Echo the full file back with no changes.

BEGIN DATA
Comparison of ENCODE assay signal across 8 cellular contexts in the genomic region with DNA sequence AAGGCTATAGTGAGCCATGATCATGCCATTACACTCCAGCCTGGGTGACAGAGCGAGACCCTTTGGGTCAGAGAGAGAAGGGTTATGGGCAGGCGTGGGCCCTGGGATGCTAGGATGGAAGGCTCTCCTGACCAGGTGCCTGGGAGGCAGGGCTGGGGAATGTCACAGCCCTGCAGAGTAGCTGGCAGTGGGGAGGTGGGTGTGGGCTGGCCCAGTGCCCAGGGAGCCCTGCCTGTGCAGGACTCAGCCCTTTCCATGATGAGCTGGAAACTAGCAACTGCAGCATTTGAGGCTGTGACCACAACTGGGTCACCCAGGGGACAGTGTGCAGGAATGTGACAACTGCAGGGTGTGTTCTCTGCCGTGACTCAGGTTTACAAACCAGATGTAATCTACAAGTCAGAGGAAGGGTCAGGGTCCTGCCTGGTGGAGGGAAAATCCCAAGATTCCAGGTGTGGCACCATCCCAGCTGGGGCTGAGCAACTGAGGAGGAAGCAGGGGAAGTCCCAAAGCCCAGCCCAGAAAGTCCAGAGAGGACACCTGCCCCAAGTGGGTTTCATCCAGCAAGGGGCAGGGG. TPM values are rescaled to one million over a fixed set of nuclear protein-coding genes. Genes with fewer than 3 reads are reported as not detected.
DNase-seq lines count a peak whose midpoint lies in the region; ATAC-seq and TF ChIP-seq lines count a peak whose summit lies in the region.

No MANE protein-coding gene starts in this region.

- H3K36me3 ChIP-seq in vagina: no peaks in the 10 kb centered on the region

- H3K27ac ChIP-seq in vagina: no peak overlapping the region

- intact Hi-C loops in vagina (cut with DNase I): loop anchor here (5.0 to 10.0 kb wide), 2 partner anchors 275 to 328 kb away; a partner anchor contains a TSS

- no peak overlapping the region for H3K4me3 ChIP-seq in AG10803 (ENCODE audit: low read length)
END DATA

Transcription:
Comparison of ENCODE assay signal across 8 cellular contexts in the genomic region with DNA sequence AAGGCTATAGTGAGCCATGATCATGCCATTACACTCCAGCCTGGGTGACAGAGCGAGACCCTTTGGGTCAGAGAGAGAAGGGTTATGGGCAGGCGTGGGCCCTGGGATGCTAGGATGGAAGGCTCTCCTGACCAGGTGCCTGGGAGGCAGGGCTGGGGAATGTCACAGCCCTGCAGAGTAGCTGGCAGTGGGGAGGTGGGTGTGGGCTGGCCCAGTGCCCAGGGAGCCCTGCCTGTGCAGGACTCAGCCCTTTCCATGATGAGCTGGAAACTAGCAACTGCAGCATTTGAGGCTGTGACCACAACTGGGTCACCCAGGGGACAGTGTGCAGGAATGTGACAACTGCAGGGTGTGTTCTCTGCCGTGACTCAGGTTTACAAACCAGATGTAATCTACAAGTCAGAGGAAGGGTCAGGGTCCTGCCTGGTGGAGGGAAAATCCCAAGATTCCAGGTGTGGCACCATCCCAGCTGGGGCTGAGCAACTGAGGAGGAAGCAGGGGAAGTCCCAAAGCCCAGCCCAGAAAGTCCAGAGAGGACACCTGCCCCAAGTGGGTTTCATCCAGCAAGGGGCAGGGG. TPM values are rescaled to one million over a fixed set of nuclear protein-coding genes. Genes with fewer than 3 reads are reported as not detected.
DNase-seq lines count a peak whose midpoint lies in the region; ATAC-seq and TF ChIP-seq lines count a peak whose summit lies in the region.

No MANE protein-coding gene starts in this region.

- H3K36me3 ChIP-seq in vagina: no peaks in the 10 kb centered on the region

- H3K27ac ChIP-seq in vagina: no peak overlapping the region

- intact Hi-C loops in vagina (cut with DNase I): loop anchor here (5.0 to 10.0 kb wide), 2 partner anchors 275 to 328 kb away; a partner anchor contains a TSS

- no peak overlapping the region for H3K4me3 ChIP-seq in AG10803 (ENCODE audit: low read length)